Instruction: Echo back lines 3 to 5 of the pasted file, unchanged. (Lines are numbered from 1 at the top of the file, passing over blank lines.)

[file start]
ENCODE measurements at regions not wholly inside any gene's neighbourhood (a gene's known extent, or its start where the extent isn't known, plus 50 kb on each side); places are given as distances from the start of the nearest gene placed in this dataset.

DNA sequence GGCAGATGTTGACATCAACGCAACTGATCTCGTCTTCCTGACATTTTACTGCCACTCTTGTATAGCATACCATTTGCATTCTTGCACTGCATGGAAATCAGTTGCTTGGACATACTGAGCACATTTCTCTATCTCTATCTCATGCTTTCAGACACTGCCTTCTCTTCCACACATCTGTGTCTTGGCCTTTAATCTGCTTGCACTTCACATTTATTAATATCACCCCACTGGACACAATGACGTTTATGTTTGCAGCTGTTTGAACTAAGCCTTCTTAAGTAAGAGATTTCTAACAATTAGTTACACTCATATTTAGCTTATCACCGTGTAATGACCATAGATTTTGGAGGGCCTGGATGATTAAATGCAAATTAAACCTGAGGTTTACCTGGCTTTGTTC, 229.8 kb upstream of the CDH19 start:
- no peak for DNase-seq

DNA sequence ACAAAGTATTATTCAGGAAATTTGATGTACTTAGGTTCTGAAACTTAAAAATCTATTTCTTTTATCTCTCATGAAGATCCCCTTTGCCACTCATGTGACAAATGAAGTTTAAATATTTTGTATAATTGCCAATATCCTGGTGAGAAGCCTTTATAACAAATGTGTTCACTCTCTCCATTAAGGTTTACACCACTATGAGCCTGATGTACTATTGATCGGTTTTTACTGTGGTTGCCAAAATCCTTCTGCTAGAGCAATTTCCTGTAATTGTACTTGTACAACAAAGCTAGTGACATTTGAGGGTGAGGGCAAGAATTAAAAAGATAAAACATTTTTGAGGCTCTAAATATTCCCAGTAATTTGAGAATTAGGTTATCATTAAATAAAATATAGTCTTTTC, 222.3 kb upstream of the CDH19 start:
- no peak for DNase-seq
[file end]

- no peak for DNase-seq

DNA sequence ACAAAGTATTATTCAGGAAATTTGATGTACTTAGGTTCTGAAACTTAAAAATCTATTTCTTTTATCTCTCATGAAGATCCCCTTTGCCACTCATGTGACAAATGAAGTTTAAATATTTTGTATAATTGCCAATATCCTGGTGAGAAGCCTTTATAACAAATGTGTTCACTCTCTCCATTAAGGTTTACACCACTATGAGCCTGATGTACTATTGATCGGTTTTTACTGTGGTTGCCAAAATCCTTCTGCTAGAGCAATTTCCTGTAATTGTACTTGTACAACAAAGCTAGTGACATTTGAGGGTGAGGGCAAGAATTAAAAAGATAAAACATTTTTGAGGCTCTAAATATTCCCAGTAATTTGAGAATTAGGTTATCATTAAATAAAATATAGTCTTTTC, 222.3 kb upstream of the CDH19 start:
- no peak for DNase-seq